Knowledge sharing within organizations - Boost teamwork

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Within organizations there is an enormous amount of knowledge at play. Unfortunately, much of this knowledge is hidden in the heads of qualified employees. The motto "knowledge is power," which makes everyone prefer to keep their knowledge to themselves, is a thing of the past. Today, teamwork is required. So knowledge sharing within organizations today goes beyond the individual.

Can employees share their knowledge with each other in a logical way without neglecting their own work? The general assumption is: no! Knowledge sharing within organizations is far too often costly and ineffective. But is this really the case?

Digital knowledge transfer as a solution

Most of us have problems providing information to the team efficiently. Knowledge about processes is usually requested spontaneously when a problem is discovered or changes are planned. Then the questions come to me as an experienced employee and I have to provide solutions and feedback on all fronts simultaneously.

The IT industry has responded to this problem and brought software to market that allows knowledge about business processes to be captured digitally and made available as needed. But how effective are these systems? Do they help the business and are we employees willing to put in the effort to make information available? Success depends on a number of preconditions.

  1. Easy creation: maintaining knowledge does not cost the "trainer" much time.

  2. Easy access: trainers and participants do not experience obstacles in retrieving the content.

  3. Active learning culture: trainers and participants together maintain knowledge sharing within the organization.

Fast conversion

It is becoming increasingly common to capture knowledge digitally and leave it up to the participant when they request the information ("on-demand"). A company often chooses a platform where I as an employee can convert my material to online courses. Those without experience in creating course materials quickly feel put off by such technical terms. "Convert" - what does that mean? Fortunately, technology is becoming increasingly user-friendly. Today, any layman can run a movie or create a website. Similarly, as an employee, I can become a "trainer" without the need for extensive training. Converting means that I upload a PowerPoint presentation or a PDF document and have it converted into a course structure. Enriched with multimedia and questions, it creates an interactive learning environment with the relevant information.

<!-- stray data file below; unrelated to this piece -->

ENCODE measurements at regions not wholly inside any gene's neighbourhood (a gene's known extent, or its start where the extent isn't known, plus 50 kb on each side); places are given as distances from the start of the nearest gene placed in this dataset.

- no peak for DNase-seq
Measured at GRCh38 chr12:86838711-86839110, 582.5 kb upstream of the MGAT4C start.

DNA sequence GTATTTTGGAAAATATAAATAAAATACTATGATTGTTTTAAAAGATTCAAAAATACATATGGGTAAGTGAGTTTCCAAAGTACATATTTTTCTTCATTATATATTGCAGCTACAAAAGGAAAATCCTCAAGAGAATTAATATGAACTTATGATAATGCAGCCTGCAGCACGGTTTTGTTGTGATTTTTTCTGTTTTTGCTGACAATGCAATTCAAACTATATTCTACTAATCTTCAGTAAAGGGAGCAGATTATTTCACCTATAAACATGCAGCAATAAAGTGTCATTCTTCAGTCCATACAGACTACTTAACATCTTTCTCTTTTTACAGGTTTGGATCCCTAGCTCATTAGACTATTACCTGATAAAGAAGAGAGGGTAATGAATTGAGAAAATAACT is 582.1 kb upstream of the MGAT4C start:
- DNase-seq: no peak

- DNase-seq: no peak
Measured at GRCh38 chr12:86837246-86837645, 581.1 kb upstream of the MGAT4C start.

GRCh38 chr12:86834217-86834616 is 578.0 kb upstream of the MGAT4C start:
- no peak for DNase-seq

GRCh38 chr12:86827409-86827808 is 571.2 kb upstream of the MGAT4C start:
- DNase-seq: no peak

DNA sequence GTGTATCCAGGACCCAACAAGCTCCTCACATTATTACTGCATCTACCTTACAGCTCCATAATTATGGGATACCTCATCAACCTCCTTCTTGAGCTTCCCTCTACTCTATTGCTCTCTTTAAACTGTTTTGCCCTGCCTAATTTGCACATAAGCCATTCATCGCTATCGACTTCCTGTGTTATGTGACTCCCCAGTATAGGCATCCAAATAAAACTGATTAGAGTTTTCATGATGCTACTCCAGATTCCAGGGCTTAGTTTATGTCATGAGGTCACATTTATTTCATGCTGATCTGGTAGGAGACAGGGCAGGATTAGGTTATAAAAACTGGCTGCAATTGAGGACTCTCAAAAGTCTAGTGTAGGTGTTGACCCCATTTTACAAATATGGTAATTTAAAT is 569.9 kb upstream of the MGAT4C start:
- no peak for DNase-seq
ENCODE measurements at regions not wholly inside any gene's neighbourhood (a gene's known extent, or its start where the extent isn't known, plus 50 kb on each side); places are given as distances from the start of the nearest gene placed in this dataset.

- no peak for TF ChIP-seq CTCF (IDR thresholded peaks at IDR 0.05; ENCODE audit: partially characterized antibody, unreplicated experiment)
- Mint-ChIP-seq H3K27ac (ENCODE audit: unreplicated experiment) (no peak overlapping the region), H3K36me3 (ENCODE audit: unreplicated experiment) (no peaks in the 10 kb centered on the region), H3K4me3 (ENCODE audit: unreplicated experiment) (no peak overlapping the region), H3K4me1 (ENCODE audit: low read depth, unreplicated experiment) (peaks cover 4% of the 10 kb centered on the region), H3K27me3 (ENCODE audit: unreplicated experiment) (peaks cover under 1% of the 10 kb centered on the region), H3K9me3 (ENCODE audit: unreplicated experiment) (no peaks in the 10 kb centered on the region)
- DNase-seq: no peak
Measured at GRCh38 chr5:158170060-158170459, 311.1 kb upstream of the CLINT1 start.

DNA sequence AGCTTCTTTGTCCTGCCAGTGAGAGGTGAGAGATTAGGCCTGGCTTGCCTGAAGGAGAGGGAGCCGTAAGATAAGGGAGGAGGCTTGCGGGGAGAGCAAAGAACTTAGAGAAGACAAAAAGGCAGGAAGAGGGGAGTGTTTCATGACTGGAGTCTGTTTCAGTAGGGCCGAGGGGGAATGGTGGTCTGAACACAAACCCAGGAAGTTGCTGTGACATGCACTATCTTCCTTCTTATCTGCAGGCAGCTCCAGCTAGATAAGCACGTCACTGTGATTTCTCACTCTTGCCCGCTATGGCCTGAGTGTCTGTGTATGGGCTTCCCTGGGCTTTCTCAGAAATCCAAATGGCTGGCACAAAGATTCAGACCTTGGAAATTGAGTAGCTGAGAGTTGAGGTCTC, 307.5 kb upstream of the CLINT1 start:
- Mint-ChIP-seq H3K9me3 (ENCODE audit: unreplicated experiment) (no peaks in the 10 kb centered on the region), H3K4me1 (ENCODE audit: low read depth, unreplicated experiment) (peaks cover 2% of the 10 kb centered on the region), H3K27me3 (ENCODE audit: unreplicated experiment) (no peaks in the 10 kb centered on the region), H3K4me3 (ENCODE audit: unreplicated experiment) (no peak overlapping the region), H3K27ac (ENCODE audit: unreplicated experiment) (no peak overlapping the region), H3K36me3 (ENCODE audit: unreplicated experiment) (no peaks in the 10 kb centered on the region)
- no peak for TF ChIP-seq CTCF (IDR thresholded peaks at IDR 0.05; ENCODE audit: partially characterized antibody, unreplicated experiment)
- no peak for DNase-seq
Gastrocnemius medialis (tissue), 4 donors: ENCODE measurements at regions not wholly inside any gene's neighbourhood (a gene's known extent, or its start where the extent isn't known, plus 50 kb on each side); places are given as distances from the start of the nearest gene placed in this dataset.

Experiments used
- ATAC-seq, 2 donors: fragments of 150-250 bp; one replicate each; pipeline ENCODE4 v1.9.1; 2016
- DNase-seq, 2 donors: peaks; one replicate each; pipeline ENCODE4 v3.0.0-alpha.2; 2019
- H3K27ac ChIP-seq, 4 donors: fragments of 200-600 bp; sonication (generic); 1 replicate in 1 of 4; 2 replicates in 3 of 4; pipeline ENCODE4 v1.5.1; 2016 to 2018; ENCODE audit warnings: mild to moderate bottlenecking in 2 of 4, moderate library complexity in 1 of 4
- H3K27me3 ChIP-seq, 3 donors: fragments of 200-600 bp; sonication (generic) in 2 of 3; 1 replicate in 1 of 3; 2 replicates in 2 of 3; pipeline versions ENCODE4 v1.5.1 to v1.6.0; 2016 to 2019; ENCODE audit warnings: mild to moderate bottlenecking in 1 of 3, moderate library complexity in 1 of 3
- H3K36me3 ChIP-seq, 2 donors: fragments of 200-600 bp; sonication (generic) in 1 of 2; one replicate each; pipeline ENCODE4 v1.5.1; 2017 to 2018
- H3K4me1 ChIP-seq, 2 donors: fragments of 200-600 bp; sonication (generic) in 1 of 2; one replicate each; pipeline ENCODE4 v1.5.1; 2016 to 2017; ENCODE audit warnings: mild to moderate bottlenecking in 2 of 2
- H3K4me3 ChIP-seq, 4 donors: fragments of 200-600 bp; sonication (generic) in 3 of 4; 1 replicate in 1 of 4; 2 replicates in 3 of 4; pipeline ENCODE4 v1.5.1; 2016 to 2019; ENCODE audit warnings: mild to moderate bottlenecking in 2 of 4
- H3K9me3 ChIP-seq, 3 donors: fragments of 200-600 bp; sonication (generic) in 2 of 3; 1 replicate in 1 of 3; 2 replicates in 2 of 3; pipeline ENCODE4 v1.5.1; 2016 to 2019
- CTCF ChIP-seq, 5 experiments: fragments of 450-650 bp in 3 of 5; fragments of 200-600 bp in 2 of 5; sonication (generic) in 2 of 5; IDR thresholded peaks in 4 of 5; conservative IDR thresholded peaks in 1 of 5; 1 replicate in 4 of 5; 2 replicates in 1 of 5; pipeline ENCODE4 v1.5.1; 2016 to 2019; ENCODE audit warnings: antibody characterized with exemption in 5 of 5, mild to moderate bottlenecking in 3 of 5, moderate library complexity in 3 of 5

Low-threshold access

Employees prefer to learn on their own time, so they can easily understand and remember the content. Today, we don't need to memorize every detail. If I know where the information is collected, I can always refer back to it. Employees do need to be willing to call up online training regularly to expand their knowledge level. Therefore, it is essential that the learning environment be intuitive and free of technical barriers.

Moreover, the content must be structured in a user-friendly way. Experts in the field of Learning & Development talk about microlearning: effective learning in small chunks. However, I find it too much to ask as a layperson to have to break down the content into didactically valuable chunks. I prefer to leave it up to the participant to interrupt training sessions when attention spans wane. The key word is on-demand. On-demand is already common in streaming and makes sense in learning as well, as we place increasing emphasis on flexibility and self-determination.

Knowledge sharing within organizations at eye level

Ongoing knowledge sharing within organizations works when there is a culture within the company that allows for feedback and teamwork. It is important to me as a manager that my employees dare to ask questions. Some feel more comfortable if they can do so digitally and I can answer in my own time. But feedback on training is also important to me. Employees appreciate being allowed to contribute to the product. They like to upload appropriate documents and add their own experiences. Especially the younger generations want a sense of teamwork in the company; the common training platform should definitely support this feeling.

Employees in management positions often still find it difficult to give up their "position of authority" and consider their knowledge a common good. However, disclosure of knowledge rarely leads to loss of authority, because it is not so much the accumulated knowledge that qualifies someone for a higher position. Rather, the success of a project is determined by the confident handling of knowledge and the ability of team members to make knowledge-based decisions.


Hans Koekkoek

Business Development Manager

Hans Koekkoek

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